Four times a year, there is a very special day when even the wildest restaurant dreams can come true: the Restaurant Day. The day is, of course, a Finnish invention.
Think of a restaurant. A restaurant out of the ordinary. A restaurant where food is served to you on someone’s living room floor, or where dessert is hauled from a window for you to be eaten on the street corner. A restaurant barbequing 137 kilos of meat, just for the fun of it. Or a restaurant where kids are being the chefs cooking their own meal and eating it like they would – with fingers.
The idea is simple, really. On a Restaurant Day anyone can set up a restaurant, anywhere, for a day. This means ordinary people get to play chefs and sommeliers for a change resulting a whole lot of fun and food plus wonderful meetings and memories, even odd ones.
Restaurant Day sprouted from Helsinki, the capital of Finland, in 2011, growing mainly through social media and into a global movement for “food for all”. Restaurant Day is, indeed, extra-ordinary. Still, after four years of popping up inside people’s homes and backyards and onto the streets, the Day grows and gains momentum from up north in Iceland to down south of Columbia and everywhere in between. It is a festival for food from Ivalo, Singapore, Jerusalem, Poznan, San Diego, Lisbon and all the way to Yekaterinburg.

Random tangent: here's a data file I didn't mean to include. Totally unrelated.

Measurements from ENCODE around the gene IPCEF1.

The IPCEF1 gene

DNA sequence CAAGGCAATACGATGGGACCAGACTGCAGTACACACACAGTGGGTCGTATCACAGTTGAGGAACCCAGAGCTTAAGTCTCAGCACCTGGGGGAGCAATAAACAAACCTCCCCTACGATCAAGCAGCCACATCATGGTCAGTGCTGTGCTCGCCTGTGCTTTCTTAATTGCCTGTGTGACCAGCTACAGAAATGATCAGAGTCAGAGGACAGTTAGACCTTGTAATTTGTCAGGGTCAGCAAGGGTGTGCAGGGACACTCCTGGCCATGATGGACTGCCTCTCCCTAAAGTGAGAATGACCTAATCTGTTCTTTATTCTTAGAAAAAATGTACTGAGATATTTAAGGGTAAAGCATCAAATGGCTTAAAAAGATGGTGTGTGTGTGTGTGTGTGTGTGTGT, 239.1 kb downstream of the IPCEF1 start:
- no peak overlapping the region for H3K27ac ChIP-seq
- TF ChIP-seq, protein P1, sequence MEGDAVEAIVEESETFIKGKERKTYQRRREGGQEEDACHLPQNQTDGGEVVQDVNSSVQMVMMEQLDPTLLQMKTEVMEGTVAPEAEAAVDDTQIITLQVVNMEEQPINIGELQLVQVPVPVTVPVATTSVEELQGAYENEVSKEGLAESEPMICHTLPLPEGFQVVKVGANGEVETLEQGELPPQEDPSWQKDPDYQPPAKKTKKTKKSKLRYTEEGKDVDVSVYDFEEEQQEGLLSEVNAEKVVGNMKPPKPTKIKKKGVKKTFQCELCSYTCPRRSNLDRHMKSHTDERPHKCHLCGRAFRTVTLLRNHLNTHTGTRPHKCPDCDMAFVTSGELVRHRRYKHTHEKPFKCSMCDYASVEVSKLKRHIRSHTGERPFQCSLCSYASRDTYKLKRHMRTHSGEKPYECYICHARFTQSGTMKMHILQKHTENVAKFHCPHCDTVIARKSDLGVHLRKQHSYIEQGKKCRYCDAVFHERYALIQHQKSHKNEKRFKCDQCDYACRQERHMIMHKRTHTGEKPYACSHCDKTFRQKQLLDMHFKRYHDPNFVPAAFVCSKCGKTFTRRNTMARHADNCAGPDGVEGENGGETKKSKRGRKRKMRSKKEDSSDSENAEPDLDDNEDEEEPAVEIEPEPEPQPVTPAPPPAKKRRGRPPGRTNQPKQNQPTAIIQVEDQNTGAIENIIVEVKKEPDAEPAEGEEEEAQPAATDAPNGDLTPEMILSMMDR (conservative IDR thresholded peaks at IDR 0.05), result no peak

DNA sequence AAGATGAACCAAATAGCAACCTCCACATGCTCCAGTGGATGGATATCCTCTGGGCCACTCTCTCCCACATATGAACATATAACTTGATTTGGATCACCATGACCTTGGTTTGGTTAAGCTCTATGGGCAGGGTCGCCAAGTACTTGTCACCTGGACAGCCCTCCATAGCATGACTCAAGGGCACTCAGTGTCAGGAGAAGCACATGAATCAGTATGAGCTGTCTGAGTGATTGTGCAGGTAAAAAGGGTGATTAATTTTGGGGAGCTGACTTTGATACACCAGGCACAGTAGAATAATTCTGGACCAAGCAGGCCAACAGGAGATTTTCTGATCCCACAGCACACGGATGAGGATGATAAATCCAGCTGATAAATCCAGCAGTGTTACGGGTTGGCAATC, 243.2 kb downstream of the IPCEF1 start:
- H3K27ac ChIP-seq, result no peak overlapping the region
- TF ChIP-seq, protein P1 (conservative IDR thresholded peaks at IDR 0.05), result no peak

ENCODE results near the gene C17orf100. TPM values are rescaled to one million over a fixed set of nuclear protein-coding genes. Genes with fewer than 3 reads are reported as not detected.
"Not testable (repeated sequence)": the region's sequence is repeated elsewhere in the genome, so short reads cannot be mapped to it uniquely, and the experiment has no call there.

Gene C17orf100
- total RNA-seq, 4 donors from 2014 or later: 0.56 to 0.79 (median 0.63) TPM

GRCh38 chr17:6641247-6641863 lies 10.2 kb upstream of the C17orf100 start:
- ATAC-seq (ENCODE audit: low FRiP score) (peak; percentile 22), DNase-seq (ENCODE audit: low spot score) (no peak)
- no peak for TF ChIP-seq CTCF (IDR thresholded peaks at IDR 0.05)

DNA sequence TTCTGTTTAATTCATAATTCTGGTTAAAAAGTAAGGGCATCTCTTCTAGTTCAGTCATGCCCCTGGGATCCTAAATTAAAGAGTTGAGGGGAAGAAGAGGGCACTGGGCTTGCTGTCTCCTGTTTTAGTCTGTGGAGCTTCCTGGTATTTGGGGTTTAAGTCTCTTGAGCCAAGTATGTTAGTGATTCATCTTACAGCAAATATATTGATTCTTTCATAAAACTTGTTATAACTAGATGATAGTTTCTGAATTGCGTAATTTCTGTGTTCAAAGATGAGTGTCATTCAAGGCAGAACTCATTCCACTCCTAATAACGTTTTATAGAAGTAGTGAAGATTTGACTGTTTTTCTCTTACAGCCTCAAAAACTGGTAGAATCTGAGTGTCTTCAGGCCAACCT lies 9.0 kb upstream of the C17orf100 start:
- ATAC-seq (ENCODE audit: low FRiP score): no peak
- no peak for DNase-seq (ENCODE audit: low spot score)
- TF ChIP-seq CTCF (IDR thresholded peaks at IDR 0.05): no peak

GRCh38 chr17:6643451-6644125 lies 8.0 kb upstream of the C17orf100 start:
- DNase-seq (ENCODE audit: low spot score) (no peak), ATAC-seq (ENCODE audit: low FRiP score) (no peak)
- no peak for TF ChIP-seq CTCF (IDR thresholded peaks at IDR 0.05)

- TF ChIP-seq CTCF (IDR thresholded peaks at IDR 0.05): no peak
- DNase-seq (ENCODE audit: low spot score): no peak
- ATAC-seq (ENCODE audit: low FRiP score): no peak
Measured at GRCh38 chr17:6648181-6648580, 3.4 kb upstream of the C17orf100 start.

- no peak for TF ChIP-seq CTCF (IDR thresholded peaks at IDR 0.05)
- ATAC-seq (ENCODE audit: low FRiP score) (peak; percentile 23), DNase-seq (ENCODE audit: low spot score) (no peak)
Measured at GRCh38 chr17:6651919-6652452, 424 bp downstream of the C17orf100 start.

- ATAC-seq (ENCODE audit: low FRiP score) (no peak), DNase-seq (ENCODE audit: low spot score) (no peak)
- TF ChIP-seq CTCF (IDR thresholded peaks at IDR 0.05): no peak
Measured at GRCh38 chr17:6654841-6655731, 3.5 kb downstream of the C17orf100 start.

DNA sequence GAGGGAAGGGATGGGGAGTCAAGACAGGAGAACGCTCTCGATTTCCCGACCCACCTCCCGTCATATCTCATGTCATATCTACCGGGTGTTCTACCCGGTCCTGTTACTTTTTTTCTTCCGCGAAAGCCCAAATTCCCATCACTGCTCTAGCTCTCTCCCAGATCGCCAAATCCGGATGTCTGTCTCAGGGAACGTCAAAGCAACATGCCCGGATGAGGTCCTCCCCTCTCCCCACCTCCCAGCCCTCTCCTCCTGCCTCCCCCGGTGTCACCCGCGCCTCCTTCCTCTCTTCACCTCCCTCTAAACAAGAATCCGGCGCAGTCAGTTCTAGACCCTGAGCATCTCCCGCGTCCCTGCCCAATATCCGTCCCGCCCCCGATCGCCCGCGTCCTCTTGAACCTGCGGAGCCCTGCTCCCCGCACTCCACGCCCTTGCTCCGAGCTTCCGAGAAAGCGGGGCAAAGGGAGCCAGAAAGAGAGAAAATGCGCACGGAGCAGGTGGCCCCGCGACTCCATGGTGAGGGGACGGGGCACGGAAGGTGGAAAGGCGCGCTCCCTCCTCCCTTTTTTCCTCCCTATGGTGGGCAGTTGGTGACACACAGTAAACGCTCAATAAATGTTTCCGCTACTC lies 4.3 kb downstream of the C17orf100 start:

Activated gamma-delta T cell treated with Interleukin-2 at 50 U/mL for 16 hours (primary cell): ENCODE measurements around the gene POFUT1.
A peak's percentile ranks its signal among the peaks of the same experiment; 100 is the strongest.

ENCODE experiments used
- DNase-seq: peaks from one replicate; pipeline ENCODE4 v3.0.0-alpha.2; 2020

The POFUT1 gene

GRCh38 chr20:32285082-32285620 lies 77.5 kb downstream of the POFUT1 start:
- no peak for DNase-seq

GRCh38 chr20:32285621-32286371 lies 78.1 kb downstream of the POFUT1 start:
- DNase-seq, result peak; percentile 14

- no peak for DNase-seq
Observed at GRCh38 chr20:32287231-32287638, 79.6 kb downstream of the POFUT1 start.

Photo: Roy Bäckström
What started as a fun-and-food-for-family-and- friends-kind-of-thing, is now a global movement making and shaking a difference for the food culture of tomorrow. Nominated as the Cultural Act of the year 2011 in Helsinki, Finland, and the Food Event of the year of 2013 in Copenhagen, Denmark, Restaurant Day is getting bigger and tastier than ever.
Photo: Marinella Ruusunen
Four times a year (in February, May, August and November) one day is devoted for the taste of joy and play, creativity, spontaneity and community. On Saturday, May 18th 2013, a total of 1702 One Day Restaurants opened up at least in 30 countries. 1097 of those restaurants opened in Finland (527 in Helsinki) and yes, it was and will always be for the fun and food of it.
Photo: Heidi Uutela
Join the 24- hour food feist wherever you are!
Hungry, if we may say.
Helsinki is a buzzy foodie city in the cutting-edge of Finnish new cuisine. The innovative use of Finnish ingredients as part of the New Nordic tasting menu and a laid-back atmosphere is what Helsinki’s bistros are all about.
There is an exciting renaissance in craft brewing and distilling around the world and Finns are making a name for themselves with their own local brands. Small batch artisanal breweries and distilleries are a natural compliment to the Slow Food Movement which aims to preserve regional culinary traditions. Having never lost its connection to the past or its pioneering spirit, Finland is well positioned to produce unique products that evoke both nostalgia and a sense of adventure.